Health insurance, financial investments, telecom service plans — consumers frequently find it harder to make choice decisions in these exemplar domains. Such domains are more susceptible to exhibiting greater complexity: details, many and technical, to account for, multiple options difficult to differentiate and to choose from, and unclear consequences. In products, we may refer in particular to those involving digital technology and computer-based software that some consumers are likely to find more cumbersome to navigate and operate. When consumers are struggling to make any choice, they develop a stronger tendency to delay or avoid the decision at all. They need assistance or guidance in making their way towards a choice that more closely matches their needs or goals and preferences.
Handel and Schwartzstein (2018) are distinguishing between two mechanism types that obstruct or interfere with making rational decisions: frictions and mental gaps.
Frictions reflect costs in acquiring and processing information. They are likely to occur in earlier stages of a decision process when consumers are encountering difficulties in searching for and sorting through relevant information (e.g., what options are more suitable, what attributes and values to look at), and they have to invest time and effort in tracing the information and organising it. Furthermore, frictions may include the case when consumers fail to see in advance or anticipate the benefits from an available alternative (e.g., consider the difficulty of older people to realise the benefits they may gain from smartphones).
Mental gaps are likely to make an impact at a more advanced stage: the consumer already has the relevant information set in front of him or her but misinterprets its meanings or does not understand correctly the implications and consequences of any given option (e.g., failing to map correctly the relation between insurance premium and coverage). Mental gaps pertain to “psychological distortions” that generally may occur during information-gathering, attention and processing, but their significance is primarily in comprehension of the information obtained. In summary, it is “a gap between what people think and what they should rationally think given costs.”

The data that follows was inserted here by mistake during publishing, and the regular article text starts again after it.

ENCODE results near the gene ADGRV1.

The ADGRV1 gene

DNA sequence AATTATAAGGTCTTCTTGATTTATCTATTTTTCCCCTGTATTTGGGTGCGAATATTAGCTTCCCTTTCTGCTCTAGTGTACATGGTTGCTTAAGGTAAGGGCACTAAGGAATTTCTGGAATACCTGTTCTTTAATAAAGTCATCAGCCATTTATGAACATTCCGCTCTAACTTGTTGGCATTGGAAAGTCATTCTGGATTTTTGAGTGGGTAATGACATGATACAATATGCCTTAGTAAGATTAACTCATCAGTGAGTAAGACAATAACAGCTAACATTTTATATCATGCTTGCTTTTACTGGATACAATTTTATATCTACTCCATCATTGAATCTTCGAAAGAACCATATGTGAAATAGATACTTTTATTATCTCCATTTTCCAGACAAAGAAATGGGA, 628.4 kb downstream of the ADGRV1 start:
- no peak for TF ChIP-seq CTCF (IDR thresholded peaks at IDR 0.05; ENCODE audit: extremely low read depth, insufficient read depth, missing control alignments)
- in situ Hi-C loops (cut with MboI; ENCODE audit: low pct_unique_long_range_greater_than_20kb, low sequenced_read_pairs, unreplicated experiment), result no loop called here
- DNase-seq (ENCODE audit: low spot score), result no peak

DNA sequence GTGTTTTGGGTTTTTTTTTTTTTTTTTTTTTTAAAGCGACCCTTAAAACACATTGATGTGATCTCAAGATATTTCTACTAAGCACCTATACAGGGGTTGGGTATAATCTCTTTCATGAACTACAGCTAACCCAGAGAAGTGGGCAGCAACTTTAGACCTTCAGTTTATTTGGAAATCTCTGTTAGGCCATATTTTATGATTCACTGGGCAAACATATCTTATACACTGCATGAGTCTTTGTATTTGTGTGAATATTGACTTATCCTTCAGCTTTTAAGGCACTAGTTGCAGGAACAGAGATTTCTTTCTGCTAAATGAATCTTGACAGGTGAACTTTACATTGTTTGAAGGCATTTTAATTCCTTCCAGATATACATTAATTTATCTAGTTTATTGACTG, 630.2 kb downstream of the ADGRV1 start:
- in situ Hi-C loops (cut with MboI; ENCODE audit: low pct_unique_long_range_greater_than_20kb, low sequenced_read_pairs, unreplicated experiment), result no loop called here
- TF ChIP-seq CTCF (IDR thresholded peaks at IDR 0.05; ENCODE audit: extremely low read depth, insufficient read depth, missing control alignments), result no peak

In practice, it is difficult to identify which type of mechanism is acting as an obstacle on the way of consumers to a rational decision. Research techniques are not necessarily successful in separating between a friction and a mental gap as sources of misinformed choices (e.g., choosing a dominated option instead of a dominating one apparent to the rational decision-maker). Notwithstanding, Handel and Schwartzstein are critical of research practices that focus on a single mechanism and ignore alternative explanations. In their view, disregard to the distinction between mechanisms can lead to spurious conclusions. They suggest using counterfactual approaches that test a certain mechanism, or a combination of explanations, and then argue against it with a ‘better’ prospective mechanism explanation. They also refer to survey-based and experimental research methods for distinguishing frictions and mental gaps. The aim of these methods is to track the sources of misinformed decisions.